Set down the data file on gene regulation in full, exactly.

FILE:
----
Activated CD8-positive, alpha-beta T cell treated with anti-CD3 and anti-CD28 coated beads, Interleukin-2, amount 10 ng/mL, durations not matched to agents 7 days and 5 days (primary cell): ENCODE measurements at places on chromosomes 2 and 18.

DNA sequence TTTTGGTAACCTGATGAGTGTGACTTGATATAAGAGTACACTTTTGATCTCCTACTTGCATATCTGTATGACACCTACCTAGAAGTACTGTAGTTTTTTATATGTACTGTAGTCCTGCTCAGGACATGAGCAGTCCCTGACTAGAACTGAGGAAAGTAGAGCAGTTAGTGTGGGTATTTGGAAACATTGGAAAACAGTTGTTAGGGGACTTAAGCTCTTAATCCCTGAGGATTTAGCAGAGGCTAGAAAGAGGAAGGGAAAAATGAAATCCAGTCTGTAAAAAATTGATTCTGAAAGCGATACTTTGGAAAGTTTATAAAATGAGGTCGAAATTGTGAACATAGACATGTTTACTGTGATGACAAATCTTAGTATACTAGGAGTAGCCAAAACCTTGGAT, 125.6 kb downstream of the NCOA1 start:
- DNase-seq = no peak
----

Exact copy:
Activated CD8-positive, alpha-beta T cell treated with anti-CD3 and anti-CD28 coated beads, Interleukin-2, amount 10 ng/mL, durations not matched to agents 7 days and 5 days (primary cell): ENCODE measurements at places on chromosomes 2 and 18.

DNA sequence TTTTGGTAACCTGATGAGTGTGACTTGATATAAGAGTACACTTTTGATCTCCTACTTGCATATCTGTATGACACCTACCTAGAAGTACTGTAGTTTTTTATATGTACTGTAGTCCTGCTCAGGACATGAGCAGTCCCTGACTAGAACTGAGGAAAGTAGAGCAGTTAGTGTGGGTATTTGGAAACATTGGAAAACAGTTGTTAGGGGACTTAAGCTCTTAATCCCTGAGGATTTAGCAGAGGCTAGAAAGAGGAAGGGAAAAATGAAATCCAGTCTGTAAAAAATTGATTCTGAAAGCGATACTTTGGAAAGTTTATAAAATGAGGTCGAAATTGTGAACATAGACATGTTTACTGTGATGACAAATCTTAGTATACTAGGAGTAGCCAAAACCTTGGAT, 125.6 kb downstream of the NCOA1 start:
- DNase-seq = no peak